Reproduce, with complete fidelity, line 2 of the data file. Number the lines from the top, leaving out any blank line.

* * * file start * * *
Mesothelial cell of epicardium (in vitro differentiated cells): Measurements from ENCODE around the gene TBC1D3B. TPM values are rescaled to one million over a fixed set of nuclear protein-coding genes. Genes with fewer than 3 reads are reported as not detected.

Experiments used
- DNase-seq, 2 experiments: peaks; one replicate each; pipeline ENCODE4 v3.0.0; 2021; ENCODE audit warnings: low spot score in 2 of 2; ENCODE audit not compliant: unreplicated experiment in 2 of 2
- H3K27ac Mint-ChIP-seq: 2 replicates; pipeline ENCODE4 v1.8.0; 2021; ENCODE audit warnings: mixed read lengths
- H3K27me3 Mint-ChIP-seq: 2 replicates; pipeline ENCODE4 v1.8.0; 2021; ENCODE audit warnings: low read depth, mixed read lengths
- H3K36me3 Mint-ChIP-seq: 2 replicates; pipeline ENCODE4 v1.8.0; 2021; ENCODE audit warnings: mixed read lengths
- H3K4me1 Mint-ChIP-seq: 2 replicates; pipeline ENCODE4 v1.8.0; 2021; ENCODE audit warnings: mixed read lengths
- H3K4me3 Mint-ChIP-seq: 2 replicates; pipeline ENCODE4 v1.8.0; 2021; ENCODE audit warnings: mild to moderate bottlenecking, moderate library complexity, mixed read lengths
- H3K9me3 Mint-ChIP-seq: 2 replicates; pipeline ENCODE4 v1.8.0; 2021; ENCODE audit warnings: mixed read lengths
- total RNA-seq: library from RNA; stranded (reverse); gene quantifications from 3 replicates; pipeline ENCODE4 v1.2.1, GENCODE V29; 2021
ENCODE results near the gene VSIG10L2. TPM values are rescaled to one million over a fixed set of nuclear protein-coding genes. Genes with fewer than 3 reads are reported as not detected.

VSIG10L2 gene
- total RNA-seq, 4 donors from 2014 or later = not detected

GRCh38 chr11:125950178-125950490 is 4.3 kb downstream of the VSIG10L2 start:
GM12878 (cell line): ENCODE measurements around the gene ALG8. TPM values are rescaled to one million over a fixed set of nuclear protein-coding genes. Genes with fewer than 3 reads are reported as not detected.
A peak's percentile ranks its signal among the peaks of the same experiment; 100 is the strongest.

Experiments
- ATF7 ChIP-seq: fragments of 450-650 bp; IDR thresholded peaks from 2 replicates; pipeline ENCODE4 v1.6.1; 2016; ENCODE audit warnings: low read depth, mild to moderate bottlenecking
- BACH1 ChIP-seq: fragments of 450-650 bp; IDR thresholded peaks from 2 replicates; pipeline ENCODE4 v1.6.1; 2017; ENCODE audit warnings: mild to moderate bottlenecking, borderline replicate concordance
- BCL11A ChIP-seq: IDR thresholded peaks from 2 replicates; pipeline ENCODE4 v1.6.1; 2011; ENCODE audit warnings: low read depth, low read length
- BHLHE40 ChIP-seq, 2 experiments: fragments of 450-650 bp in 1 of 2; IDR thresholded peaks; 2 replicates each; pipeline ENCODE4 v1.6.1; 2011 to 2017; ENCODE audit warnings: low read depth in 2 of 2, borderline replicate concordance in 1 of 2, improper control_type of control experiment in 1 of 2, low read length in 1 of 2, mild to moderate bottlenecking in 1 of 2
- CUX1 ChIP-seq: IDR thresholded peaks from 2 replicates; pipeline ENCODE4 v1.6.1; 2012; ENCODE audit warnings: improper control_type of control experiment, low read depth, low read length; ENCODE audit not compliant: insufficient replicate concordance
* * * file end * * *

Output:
Experiments used